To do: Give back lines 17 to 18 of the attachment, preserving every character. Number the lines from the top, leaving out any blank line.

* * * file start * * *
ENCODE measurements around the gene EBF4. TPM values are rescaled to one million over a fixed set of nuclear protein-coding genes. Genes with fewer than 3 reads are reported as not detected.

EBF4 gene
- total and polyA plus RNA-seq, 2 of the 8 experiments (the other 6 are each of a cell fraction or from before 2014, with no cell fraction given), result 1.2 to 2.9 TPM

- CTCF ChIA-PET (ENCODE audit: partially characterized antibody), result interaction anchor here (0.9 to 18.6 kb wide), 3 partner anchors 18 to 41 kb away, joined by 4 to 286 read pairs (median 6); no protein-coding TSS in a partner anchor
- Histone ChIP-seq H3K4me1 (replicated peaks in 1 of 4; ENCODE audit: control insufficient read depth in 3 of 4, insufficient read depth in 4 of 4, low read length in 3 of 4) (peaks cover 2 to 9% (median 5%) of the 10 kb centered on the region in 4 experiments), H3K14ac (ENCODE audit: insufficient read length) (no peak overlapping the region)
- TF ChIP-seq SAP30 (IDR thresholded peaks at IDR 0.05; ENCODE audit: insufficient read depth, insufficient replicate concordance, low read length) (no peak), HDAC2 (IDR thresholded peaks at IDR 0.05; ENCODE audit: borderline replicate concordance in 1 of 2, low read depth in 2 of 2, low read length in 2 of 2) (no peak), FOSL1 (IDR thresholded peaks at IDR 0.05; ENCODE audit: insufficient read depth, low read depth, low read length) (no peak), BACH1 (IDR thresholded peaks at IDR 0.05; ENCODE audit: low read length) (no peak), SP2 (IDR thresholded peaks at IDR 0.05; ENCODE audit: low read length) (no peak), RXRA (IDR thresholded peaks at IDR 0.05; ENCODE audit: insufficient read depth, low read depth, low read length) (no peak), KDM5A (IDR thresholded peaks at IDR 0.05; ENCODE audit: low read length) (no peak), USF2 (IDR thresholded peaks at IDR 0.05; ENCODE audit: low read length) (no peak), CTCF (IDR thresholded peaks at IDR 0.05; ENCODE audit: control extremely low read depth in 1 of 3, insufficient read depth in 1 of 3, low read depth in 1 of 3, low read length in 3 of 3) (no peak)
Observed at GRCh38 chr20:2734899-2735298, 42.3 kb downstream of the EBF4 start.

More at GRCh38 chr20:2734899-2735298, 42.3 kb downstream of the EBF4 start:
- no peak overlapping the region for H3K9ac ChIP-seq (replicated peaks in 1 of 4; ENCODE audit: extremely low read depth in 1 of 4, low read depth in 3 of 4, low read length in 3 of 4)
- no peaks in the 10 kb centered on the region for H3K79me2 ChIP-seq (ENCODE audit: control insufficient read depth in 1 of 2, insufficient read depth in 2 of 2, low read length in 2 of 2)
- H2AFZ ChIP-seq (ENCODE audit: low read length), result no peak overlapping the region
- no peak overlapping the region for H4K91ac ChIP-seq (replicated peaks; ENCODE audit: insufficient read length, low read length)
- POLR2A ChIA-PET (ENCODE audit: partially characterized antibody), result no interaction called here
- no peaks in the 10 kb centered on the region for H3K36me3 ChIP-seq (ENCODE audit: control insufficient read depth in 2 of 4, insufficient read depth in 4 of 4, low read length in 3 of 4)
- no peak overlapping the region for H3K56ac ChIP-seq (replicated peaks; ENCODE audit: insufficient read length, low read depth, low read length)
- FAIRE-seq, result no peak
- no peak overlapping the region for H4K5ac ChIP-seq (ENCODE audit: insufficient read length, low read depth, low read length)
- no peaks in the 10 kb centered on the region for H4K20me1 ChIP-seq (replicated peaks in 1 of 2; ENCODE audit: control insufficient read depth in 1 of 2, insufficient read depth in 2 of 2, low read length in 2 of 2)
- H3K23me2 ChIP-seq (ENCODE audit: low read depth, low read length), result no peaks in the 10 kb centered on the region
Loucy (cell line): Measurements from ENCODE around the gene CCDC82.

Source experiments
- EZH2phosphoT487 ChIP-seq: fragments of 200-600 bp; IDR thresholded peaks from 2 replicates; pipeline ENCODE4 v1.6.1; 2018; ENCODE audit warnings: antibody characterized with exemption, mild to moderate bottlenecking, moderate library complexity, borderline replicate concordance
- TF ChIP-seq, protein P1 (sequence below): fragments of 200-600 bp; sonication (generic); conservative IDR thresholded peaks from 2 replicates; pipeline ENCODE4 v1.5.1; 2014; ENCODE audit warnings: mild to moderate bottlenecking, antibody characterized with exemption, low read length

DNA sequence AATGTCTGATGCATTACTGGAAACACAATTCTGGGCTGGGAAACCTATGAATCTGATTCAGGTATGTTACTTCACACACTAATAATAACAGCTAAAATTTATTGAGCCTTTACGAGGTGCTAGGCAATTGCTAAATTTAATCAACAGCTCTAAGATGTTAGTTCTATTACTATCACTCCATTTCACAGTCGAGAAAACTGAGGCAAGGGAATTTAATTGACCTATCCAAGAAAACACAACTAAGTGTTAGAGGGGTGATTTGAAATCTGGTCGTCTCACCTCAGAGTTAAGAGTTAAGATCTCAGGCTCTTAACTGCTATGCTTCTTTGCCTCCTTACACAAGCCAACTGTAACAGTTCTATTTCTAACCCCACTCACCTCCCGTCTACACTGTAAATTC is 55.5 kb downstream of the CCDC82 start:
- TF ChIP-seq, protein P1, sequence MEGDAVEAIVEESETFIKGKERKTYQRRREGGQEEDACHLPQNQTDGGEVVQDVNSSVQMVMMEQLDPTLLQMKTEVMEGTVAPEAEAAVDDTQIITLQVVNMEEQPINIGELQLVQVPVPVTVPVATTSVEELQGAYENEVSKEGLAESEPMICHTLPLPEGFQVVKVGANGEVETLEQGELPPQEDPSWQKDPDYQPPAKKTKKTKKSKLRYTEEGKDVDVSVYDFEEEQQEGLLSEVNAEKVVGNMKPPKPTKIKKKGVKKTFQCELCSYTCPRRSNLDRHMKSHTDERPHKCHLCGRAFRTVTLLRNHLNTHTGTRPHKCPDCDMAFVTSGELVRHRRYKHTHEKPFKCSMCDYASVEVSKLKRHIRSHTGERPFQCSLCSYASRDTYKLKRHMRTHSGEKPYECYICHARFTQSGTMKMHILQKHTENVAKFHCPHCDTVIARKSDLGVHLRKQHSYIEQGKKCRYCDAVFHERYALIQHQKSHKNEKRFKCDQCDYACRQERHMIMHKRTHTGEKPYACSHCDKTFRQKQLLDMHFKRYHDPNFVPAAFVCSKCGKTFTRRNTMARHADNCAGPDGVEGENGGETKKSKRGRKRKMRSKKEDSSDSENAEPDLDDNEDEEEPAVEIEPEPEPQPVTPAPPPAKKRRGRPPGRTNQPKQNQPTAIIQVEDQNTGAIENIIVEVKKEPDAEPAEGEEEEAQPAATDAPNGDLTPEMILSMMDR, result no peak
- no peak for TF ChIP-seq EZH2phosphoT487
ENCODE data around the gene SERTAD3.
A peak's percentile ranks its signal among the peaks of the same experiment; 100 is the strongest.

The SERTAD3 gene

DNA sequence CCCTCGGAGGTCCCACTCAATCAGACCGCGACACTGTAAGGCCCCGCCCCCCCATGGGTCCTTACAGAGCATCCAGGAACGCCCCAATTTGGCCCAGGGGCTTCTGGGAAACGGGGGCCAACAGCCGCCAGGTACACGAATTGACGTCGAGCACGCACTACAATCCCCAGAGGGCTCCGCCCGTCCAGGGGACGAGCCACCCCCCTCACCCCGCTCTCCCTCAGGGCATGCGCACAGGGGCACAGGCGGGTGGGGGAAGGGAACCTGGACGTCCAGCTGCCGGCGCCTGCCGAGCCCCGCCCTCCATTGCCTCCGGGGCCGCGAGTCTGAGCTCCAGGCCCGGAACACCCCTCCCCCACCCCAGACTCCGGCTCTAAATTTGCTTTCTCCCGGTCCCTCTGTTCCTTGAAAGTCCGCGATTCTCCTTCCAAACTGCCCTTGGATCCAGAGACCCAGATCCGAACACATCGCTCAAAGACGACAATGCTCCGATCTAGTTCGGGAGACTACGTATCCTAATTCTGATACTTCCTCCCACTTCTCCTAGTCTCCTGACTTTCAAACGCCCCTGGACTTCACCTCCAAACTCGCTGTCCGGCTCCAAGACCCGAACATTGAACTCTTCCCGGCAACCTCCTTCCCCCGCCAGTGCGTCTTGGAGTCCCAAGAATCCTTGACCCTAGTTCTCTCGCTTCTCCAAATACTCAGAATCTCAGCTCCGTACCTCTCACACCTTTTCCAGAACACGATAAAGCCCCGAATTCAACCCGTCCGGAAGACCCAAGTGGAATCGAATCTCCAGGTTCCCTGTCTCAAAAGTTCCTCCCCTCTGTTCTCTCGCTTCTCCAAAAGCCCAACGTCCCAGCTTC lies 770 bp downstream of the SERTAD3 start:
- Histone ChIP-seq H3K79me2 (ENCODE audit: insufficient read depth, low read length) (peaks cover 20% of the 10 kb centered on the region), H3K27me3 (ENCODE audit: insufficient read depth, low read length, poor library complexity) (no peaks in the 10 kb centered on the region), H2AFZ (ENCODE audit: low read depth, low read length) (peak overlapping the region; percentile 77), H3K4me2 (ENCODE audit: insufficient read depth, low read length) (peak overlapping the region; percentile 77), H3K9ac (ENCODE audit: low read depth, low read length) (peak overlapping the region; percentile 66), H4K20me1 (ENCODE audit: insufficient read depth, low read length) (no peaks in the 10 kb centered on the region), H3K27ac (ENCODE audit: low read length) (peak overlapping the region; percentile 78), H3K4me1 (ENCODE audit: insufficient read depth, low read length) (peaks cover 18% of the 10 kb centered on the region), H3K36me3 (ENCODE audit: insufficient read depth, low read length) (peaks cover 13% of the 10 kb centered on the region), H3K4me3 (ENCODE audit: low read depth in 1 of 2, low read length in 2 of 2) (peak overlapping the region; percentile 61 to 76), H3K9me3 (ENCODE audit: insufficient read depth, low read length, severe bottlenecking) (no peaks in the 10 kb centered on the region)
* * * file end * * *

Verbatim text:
- no peak overlapping the region for H4K5ac ChIP-seq (ENCODE audit: insufficient read length, low read depth, low read length)
- no peaks in the 10 kb centered on the region for H4K20me1 ChIP-seq (replicated peaks in 1 of 2; ENCODE audit: control insufficient read depth in 1 of 2, insufficient read depth in 2 of 2, low read length in 2 of 2)